US Coins

Knowledge is first step to hobby fun

A 1652-dated Massachusetts Pine tree shilling - a great "story coin." Read all about it and you will likely want to read more about other coins. Give it a try.

Images provided by the author.

There are two main types of coin buyers:

The first and most common is attracted by coins as an investment — perhaps silver, perhaps gold. Contacting one or another sellers, he or she quickly spends a lot of money — often thousands of dollars. Mint State 65 is a great grade, but MS-66 is even better, and MS-69 or MS-70 — wow! They are not aware that the vast majority of MS-69 and MS-70 coins bought and sold are of very modern issues that are common. The cachet of desirability for these grades is for old coins, not new ones, but buyers do not know that.

With no intellectual “skin in the game,” such a buyer has no emotional attachment and is usually gone within two years.  

It has been said that if someone is a collector for five years or more, they will be a collector forever. This is the second type of buyer. Coin investment is important, but rather than concentrating on it, the sophisticated buyer — as I will call him or her — usually finds that it comes naturally. Over a long period of years, I have bought or auctioned thousands of collections, large and small. I cannot think of a single instance in which someone has carefully (important word) collected for 10 to 20 years or more and has done other than profit.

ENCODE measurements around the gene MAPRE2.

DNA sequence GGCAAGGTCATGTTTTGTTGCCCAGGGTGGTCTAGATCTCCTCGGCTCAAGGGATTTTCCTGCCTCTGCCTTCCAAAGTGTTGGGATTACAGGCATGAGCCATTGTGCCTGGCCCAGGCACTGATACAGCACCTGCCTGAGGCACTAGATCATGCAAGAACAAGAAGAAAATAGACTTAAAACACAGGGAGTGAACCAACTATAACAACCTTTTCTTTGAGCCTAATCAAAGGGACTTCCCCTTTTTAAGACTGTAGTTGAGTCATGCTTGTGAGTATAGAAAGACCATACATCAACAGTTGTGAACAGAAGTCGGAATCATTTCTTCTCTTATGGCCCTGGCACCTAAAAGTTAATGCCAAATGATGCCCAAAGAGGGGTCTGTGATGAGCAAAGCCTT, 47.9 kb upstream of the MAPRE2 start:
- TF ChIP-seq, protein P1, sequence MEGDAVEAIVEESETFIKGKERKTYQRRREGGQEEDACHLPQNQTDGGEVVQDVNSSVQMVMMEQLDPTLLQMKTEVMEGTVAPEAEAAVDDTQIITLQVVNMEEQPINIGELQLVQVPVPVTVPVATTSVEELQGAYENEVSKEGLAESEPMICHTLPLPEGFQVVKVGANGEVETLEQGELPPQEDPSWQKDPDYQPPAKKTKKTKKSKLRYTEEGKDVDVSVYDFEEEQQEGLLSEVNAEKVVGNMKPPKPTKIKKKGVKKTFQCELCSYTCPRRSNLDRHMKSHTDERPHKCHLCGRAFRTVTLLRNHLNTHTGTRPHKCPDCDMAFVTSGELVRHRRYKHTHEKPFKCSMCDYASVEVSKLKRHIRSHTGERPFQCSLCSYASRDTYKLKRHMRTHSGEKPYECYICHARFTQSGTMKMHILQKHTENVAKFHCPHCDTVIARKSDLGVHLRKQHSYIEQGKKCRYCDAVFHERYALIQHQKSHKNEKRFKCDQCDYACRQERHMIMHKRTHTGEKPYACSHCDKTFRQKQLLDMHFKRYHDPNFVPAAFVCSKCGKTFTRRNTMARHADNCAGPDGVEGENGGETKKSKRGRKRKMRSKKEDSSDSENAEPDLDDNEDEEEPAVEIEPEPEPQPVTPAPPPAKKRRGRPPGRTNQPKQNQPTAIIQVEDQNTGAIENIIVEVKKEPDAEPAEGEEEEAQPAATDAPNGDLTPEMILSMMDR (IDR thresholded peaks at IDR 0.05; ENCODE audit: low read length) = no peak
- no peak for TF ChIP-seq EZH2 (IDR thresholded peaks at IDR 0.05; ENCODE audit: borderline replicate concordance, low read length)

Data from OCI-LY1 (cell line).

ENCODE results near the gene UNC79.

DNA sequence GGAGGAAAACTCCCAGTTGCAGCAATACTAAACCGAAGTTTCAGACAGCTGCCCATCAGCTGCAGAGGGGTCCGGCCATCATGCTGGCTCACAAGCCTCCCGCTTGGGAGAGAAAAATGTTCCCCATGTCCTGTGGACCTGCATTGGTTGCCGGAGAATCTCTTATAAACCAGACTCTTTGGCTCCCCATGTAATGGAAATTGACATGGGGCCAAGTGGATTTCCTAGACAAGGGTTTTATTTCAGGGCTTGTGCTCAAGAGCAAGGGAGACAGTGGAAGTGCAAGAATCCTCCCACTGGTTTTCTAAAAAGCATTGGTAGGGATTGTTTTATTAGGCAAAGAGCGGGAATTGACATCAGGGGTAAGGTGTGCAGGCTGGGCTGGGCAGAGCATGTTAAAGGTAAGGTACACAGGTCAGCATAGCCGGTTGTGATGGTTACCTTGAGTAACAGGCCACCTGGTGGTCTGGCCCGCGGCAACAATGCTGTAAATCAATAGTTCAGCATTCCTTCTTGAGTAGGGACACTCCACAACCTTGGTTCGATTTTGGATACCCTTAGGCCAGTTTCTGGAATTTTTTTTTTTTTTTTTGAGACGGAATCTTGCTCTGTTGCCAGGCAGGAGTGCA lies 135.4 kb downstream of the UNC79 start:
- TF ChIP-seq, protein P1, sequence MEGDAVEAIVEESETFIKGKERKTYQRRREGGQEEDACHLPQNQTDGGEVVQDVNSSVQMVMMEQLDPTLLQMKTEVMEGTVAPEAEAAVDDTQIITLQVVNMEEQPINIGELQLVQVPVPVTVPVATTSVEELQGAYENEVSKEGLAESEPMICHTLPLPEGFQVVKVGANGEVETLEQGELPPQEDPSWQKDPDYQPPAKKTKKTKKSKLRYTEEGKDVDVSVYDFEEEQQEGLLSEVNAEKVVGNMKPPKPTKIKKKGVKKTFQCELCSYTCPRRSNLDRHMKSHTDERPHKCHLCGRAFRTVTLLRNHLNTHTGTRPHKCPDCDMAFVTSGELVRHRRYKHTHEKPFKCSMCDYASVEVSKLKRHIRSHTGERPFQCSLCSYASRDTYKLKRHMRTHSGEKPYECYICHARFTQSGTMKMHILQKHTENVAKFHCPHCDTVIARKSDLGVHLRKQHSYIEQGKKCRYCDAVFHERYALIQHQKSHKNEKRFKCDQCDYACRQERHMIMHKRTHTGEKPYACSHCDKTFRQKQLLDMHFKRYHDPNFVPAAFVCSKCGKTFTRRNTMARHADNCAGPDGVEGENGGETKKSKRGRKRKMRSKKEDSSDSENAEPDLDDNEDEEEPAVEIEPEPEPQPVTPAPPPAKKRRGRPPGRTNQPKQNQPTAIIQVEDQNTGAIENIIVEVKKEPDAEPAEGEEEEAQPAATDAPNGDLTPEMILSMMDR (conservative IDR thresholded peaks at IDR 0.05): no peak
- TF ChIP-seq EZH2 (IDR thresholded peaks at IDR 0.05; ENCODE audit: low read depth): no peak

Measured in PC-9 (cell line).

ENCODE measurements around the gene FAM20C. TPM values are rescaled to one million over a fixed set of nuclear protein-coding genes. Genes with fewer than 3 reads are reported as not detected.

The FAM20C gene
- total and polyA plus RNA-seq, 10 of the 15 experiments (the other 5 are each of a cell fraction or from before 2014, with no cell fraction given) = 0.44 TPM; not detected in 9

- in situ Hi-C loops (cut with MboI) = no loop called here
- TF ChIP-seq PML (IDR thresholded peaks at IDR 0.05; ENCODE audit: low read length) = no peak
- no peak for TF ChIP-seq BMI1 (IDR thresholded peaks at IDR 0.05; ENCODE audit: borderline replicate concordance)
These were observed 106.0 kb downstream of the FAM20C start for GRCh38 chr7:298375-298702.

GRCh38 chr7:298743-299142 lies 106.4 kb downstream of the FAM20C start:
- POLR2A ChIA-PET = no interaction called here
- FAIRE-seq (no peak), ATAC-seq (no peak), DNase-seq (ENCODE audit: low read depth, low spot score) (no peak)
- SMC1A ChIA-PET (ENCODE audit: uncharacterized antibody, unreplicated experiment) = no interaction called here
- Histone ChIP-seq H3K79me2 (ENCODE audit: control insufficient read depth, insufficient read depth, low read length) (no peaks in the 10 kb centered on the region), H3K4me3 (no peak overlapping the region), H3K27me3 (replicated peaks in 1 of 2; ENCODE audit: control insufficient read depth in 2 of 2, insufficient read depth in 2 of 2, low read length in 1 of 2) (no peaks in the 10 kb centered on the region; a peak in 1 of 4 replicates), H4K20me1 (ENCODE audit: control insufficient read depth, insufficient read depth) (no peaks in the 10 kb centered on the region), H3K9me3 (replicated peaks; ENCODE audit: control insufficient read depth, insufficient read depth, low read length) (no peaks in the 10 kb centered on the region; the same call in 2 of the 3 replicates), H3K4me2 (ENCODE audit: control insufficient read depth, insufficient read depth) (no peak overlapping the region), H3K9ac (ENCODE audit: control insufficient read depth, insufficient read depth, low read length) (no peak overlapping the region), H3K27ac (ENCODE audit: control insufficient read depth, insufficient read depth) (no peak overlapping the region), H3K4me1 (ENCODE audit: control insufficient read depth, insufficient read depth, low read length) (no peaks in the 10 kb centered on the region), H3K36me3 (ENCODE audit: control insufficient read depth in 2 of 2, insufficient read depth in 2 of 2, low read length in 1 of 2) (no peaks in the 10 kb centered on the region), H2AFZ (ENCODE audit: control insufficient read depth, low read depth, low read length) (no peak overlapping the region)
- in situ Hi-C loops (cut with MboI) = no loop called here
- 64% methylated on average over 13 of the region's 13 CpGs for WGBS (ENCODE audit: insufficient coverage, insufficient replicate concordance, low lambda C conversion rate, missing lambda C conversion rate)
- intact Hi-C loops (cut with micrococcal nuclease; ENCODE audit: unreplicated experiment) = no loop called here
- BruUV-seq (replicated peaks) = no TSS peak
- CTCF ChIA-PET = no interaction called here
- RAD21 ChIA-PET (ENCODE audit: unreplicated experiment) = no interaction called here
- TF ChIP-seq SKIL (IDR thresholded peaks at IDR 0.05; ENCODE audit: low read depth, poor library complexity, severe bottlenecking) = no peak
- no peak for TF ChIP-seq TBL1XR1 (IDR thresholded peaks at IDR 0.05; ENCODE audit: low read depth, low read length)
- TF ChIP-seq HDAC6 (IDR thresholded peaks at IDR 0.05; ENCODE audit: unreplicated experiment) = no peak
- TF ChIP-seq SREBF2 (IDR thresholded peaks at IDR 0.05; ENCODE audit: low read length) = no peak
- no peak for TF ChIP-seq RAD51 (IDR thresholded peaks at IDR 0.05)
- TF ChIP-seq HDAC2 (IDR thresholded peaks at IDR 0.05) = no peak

In the meantime, the rewards of numismatics are the enjoyment of art, history, and romance of a collecting specialty, plus the camaraderie of other enthusiasts.

Most coins and other items have stories. The best way to capture this information and to enhance the enjoyment of collecting is to build a nice library. For starters the Guide Book of United States Coins is essential (full disclosure: I am the research editor). Today (not tomorrow) take your latest copy and carefully read the first three dozen pages. No better synopsis of American coins exists.

Next, buy new or used copies of Dr. William H. Sheldon’s Penny Whimsy (1958) and Sylvester S. Crosby’s Early Coins of America (1875, widely reprinted). Go to the Whitman, Wizard Coin Supply, or other website or to your local coin shop and buy a half dozen more books that have stories (not price or investment guides). Next, spend a month reading them. Read about the 1652 Pine Tree shilling, the 1883 Liberty Head, No CENTS 5-cent coin, and other landmarks.

I guarantee you’ll become a collector for life and have a great time along the way! 

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